Moments after Salman Abedi became a suicide bomber, taking with him the lives of twenty-two others and wounding a further sixty-four, our nation began to learn a new lesson, perhaps in the same way that America did after 9/11. Here though there was a painful revision of that lesson – not only could we be hit at home, but so too could our children, briefly out of reach of their parents and on the occasion of a joy-filled pop concert watching a heroine not much older than themselves. Perhaps there is a secondary lesson to be learnt as well though, and particularly so at this time. It is a lesson to do with trust and independence.
Right now, many of us as parents - me included - will have an instinctive desire to keep our children at close quarters – to keep them constantly in our sight. But does doing so make them any safer in the long run? Surely now is the time for investing trust in them, loosening those ties and dealing with that perfectly understandable fear in us of doing so. If we want our children to grow up to be able to look after themselves – call it becoming streetwise - then we have to give them periods of independence as children so they learn to cope without us for longer and longer. It’s just like we did when they were younger and we left them at school or with childminders. As teens we have to start letting them manage on their own, because in a precious few years they’ll be having to make their own way in life – and wanting to too.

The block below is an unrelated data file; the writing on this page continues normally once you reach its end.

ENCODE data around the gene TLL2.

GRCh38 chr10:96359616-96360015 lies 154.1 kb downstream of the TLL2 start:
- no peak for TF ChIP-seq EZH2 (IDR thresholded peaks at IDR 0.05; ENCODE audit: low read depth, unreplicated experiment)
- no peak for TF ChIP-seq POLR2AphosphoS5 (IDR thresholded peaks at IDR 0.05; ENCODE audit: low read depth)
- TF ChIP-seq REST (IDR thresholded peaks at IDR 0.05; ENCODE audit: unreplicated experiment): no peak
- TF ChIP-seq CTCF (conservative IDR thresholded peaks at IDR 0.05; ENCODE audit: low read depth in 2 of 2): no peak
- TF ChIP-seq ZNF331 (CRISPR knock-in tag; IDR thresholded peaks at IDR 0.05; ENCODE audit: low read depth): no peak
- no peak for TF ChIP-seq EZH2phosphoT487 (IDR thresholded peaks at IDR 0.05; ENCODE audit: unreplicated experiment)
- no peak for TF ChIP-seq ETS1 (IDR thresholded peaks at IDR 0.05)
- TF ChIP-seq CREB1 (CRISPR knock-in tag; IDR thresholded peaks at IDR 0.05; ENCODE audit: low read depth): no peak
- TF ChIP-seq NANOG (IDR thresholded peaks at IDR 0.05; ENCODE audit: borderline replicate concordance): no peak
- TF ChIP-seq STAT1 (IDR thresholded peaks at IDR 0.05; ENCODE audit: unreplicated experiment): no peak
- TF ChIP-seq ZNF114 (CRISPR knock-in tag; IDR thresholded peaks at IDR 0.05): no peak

It has been reported that the indoctrination of suicide bombers includes the promise of a most glorious afterlife, having first crossed over by striking a blow for whatever cause it is that they follow. Perhaps even here there is an acknowledgement of the value of the human soul if the giving up of it will bring such a return. I cannot say what happens when we die any more than anyone else can – but surely it is by being constructive that we enrich our lives and souls, rather than by destroying them, unfulfilled.
Fear and the terrifying imaginings that we are capable of as adults is what holds us back. But instead of taking control and locking our children away we need to give them advice and ask them to make sensible choices - about what they eat, drink, smoke and do – and about the situations that they put themselves in. Even then they probably have to make their own mistakes in order to learn from them, because people of any age rarely believe others unless they have experienced something first hand. If we want our children to grow up as free and capable spirits we cannot imprison them now just to allay our own fears. What I want for my children is that they live every day in the real world, working to discover what they can achieve and making the most of the talents and abilities they have been gifted.